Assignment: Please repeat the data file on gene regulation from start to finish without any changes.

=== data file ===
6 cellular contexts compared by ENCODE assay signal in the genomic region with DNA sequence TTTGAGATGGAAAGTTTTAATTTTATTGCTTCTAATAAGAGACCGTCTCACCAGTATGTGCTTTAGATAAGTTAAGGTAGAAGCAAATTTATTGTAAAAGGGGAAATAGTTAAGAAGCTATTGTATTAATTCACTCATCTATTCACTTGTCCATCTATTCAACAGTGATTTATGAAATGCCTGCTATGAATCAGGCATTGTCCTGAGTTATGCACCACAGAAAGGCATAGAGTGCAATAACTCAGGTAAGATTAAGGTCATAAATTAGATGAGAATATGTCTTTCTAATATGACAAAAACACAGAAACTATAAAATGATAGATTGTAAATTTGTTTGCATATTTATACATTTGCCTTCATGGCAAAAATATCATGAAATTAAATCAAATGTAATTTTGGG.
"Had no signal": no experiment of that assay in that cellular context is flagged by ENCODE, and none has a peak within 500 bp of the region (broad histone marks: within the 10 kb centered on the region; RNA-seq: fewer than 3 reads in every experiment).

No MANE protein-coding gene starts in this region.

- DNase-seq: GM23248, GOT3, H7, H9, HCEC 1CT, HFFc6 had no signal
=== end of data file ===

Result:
6 cellular contexts compared by ENCODE assay signal in the genomic region with DNA sequence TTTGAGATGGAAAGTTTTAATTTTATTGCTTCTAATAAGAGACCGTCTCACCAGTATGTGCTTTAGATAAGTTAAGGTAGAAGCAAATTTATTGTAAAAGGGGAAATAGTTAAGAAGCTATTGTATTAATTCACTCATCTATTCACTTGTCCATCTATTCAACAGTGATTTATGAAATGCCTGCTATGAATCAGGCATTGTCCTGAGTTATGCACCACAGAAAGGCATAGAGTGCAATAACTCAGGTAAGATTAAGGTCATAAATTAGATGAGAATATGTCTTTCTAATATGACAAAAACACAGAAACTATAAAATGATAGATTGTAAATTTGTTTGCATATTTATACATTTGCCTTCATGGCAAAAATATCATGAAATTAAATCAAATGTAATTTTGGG.
"Had no signal": no experiment of that assay in that cellular context is flagged by ENCODE, and none has a peak within 500 bp of the region (broad histone marks: within the 10 kb centered on the region; RNA-seq: fewer than 3 reads in every experiment).

No MANE protein-coding gene starts in this region.

- DNase-seq: GM23248, GOT3, H7, H9, HCEC 1CT, HFFc6 had no signal